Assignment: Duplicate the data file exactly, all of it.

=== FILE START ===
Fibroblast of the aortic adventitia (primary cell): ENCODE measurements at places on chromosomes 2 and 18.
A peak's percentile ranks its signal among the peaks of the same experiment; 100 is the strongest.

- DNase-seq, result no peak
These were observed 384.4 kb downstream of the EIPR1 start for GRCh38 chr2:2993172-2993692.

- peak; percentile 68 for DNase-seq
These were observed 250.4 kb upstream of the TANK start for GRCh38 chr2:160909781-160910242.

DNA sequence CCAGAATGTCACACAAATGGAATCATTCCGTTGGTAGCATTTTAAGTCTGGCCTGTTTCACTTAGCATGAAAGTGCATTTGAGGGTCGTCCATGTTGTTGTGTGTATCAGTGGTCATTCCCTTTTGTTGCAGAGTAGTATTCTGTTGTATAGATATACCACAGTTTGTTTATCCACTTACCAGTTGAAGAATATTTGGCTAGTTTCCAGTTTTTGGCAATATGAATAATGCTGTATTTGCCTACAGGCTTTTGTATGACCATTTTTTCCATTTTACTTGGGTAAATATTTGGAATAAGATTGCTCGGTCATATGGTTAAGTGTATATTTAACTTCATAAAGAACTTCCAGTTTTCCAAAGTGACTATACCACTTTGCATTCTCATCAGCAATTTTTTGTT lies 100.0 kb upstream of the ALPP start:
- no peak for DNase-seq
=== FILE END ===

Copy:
Fibroblast of the aortic adventitia (primary cell): ENCODE measurements at places on chromosomes 2 and 18.
A peak's percentile ranks its signal among the peaks of the same experiment; 100 is the strongest.

- DNase-seq, result no peak
These were observed 384.4 kb downstream of the EIPR1 start for GRCh38 chr2:2993172-2993692.

- peak; percentile 68 for DNase-seq
These were observed 250.4 kb upstream of the TANK start for GRCh38 chr2:160909781-160910242.

DNA sequence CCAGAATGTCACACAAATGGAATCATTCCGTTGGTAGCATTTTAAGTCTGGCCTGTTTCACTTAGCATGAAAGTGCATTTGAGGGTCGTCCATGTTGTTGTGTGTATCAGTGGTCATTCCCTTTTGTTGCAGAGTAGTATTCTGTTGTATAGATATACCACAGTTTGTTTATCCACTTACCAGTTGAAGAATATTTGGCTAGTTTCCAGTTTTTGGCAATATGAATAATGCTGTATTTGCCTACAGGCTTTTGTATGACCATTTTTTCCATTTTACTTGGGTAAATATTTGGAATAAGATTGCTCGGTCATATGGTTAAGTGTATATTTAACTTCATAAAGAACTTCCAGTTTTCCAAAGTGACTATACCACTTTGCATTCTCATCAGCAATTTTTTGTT lies 100.0 kb upstream of the ALPP start:
- no peak for DNase-seq